Trump’s move to veto defense bill could impact troop withdrawal

US President Donald Trump has vetoed a $740bn defence spending bill that was passed by Congress this month after objecting to certain provisions including that which will limit troop withdrawals from Afghanistan.

Lawmakers however passed the bill with an overwhelming majority and could override Trump’s rejection.

Bills passed by Congress need a president’s signature to become law. On rare occasions, a president may choose to veto – or reject – legislation because of some policy disagreement.

Lawmakers can override a presidential veto and enact bills into law by mustering two-thirds of votes in both chambers of Congress – the House of Representatives and the Senate.

If Congress does not override Mr Trump’s veto in this case, it would be the first time in 60 years that the National Defense Authorization Act (NDAA) does not become law.

Trump called the 4,500-page act, which has been nearly a year in the making, a “gift to China and Russia”.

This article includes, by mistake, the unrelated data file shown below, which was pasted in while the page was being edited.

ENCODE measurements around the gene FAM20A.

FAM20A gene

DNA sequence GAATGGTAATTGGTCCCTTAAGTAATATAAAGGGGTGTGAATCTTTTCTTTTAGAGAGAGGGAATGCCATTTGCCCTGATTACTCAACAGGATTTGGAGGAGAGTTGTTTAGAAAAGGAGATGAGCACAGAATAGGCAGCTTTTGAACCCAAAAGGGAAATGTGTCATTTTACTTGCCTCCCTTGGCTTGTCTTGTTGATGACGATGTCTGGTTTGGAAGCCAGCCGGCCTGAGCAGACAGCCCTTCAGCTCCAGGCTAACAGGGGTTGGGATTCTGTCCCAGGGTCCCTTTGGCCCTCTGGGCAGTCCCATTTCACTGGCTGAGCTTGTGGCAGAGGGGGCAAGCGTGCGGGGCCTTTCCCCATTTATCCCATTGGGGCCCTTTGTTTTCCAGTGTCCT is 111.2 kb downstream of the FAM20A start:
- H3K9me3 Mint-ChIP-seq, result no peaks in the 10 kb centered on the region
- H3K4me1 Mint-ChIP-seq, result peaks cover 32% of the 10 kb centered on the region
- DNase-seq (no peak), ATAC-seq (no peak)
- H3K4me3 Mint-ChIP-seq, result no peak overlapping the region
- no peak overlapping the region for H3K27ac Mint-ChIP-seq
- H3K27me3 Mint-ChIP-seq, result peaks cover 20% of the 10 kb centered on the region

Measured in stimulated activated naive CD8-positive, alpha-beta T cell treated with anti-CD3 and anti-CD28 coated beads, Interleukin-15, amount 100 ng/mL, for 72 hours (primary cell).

“Unfortunately, the Act fails to include critical national security measures, includes provisions that fail to respect our veterans and our military’s history, and contradicts efforts by my administration to put America first in our national security and foreign policy actions,” he said in a statement.

Trump also said the bill’s measures to limit bringing troops home was “bad policy” and “unconstitutional”.

House Speaker Nancy Pelosi, the most powerful congressional Democrat, said Trump’s veto was “an act of staggering recklessness that harms our troops, endangers our security and undermines the will of the bipartisan Congress”, BBC reported.

According to the report, some of the outgoing president’s advisers had cautioned him against rejecting the bill, as he is expected to be overruled by Congress.

He is due to leave office on 20 January, when he will be replaced by Democrat Joe Biden.

The defence bill sets the Pentagon’s policy. It also determines decisions affecting weapons, personnel, troop deployments and other security measures. A number of military initiatives will stall if the bill does not become law.